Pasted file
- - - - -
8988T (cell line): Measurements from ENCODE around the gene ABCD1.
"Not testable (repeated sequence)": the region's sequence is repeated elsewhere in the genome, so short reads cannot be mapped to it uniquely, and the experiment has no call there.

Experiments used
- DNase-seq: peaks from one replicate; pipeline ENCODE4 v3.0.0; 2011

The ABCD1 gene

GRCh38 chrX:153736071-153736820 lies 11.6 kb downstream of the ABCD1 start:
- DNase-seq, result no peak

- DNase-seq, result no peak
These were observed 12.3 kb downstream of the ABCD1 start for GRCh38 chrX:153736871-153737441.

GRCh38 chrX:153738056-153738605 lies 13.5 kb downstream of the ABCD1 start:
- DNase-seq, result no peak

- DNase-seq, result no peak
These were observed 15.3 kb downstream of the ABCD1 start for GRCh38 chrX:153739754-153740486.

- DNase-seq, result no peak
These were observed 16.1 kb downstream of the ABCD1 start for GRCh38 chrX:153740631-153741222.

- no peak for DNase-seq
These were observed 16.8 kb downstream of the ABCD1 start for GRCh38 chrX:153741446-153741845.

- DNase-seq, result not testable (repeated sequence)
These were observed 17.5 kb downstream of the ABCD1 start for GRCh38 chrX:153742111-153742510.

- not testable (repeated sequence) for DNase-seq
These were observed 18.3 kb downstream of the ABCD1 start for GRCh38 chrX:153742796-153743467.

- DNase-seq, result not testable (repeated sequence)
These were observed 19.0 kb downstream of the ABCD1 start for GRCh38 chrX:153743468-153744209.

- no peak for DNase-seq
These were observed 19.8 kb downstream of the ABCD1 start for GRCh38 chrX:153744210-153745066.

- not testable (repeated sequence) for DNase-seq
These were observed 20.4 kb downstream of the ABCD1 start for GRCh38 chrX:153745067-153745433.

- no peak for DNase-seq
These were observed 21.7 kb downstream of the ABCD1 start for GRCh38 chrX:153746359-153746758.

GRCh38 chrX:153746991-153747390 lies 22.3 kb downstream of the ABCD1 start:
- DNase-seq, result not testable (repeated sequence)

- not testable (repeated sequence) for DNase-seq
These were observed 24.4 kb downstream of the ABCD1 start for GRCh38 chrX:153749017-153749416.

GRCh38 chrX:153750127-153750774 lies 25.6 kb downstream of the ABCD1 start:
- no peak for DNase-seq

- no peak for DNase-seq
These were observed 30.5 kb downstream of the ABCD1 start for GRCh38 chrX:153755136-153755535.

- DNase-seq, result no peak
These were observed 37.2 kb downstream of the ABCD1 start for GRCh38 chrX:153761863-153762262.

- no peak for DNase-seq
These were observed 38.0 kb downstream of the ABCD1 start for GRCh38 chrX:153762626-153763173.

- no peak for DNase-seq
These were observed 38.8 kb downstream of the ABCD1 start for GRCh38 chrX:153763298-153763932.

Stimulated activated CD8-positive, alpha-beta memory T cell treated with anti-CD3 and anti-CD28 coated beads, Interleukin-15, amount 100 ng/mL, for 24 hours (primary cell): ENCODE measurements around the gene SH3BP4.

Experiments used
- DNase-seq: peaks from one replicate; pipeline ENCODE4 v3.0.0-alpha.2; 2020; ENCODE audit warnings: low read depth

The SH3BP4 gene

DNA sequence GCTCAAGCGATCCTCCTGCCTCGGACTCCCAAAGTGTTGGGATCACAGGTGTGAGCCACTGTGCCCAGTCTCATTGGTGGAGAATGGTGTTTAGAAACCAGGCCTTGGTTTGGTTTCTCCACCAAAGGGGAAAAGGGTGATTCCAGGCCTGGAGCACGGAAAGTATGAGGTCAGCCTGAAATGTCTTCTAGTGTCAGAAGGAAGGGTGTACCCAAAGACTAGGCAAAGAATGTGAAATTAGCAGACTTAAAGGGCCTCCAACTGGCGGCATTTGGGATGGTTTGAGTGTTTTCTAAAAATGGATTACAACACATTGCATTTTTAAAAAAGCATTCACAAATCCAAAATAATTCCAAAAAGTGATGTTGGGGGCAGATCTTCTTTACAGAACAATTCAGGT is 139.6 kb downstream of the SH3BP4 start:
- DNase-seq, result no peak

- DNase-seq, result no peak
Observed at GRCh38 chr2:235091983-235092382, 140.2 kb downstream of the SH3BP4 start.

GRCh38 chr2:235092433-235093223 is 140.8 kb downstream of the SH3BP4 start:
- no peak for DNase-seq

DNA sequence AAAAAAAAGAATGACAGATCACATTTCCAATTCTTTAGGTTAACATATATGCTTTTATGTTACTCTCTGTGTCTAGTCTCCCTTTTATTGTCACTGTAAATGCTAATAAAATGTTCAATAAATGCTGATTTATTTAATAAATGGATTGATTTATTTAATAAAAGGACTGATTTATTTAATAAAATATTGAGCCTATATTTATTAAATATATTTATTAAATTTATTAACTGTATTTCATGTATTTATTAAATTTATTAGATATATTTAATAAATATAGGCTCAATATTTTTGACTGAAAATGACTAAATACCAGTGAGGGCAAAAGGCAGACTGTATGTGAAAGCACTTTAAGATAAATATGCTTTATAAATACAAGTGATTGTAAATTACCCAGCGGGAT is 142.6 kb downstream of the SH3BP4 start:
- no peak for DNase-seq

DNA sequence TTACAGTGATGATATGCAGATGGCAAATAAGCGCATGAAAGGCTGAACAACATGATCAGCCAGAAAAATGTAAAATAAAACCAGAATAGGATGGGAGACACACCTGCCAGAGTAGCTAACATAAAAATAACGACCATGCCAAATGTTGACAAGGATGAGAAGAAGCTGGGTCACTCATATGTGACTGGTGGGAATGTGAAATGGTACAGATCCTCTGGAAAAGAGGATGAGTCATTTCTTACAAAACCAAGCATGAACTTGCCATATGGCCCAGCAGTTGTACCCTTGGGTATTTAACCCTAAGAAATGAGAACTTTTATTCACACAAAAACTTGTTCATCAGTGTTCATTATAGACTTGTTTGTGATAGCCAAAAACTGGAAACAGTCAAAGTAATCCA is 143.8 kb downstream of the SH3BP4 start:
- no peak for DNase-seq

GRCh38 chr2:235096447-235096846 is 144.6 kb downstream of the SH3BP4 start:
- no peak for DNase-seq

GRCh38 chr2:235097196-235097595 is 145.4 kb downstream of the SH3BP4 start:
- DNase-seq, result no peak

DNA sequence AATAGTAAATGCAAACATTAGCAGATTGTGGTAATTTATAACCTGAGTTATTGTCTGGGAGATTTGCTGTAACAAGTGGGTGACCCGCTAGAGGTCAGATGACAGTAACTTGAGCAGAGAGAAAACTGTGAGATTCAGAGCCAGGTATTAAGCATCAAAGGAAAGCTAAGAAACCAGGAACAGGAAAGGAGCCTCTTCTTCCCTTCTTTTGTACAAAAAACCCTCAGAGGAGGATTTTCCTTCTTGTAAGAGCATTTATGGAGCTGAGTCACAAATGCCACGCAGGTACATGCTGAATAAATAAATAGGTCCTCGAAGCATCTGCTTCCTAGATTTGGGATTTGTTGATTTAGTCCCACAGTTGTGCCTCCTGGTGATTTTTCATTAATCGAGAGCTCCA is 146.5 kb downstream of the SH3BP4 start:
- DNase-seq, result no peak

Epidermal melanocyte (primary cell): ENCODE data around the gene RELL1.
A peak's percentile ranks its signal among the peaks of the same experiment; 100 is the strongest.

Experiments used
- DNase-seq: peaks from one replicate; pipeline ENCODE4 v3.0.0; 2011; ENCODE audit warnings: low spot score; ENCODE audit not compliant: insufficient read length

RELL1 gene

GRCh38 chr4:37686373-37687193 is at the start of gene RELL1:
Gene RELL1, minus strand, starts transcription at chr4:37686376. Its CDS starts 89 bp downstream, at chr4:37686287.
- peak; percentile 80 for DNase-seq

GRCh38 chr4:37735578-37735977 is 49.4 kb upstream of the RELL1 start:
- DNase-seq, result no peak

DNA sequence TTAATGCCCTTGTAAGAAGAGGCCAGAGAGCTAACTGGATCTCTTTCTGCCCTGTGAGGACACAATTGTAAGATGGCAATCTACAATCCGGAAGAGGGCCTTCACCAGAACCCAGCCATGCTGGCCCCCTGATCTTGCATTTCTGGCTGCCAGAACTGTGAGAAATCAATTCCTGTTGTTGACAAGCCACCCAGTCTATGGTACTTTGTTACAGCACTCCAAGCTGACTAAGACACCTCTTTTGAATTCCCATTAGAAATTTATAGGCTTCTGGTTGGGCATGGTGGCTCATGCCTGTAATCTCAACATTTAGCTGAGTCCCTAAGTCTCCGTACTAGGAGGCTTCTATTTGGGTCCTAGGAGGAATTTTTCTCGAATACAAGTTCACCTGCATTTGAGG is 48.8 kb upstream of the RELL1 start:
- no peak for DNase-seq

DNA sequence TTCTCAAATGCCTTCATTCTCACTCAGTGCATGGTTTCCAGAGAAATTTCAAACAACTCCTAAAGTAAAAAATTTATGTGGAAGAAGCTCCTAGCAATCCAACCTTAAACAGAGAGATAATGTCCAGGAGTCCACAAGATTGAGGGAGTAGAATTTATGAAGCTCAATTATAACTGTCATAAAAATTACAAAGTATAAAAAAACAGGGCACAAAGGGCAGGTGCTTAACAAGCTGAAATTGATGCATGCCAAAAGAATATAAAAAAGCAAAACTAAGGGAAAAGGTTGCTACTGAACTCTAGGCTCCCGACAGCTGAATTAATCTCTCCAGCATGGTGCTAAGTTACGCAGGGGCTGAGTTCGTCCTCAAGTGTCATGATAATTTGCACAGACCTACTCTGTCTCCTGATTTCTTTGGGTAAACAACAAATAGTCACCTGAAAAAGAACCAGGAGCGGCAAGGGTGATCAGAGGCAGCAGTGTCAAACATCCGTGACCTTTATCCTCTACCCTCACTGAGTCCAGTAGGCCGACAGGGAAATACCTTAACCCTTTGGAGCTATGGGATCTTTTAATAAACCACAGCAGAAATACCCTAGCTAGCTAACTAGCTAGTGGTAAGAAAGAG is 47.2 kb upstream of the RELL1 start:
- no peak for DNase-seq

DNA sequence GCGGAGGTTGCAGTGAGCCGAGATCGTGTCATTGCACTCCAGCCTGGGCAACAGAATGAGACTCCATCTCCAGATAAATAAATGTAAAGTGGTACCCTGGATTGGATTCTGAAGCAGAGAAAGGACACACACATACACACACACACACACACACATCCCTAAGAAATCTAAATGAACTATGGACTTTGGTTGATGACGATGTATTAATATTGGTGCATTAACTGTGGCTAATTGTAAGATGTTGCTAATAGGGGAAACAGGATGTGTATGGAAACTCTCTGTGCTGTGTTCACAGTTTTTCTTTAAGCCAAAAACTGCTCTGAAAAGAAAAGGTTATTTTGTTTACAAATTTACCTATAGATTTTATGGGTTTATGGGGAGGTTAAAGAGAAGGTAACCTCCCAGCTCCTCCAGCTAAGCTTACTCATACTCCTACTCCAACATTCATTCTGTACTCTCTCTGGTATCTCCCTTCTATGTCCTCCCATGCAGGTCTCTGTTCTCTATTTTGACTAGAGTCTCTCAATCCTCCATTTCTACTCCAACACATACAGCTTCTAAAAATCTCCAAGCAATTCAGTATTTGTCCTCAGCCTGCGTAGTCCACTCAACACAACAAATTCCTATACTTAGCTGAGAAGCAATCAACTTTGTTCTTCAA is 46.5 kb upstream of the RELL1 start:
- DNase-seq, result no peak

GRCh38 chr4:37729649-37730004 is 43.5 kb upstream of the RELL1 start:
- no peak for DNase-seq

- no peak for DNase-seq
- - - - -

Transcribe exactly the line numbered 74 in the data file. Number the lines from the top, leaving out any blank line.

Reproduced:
DNA sequence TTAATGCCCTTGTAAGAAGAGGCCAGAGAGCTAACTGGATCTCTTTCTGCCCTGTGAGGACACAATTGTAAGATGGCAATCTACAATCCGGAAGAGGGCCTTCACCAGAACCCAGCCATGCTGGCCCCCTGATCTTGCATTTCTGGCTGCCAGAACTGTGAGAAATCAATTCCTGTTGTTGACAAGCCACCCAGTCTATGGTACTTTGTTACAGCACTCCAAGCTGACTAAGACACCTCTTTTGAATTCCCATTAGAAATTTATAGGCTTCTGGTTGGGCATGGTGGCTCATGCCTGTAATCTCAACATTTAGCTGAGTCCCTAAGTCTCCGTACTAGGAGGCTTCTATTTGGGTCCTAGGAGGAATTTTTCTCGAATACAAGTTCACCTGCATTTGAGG is 48.8 kb upstream of the RELL1 start: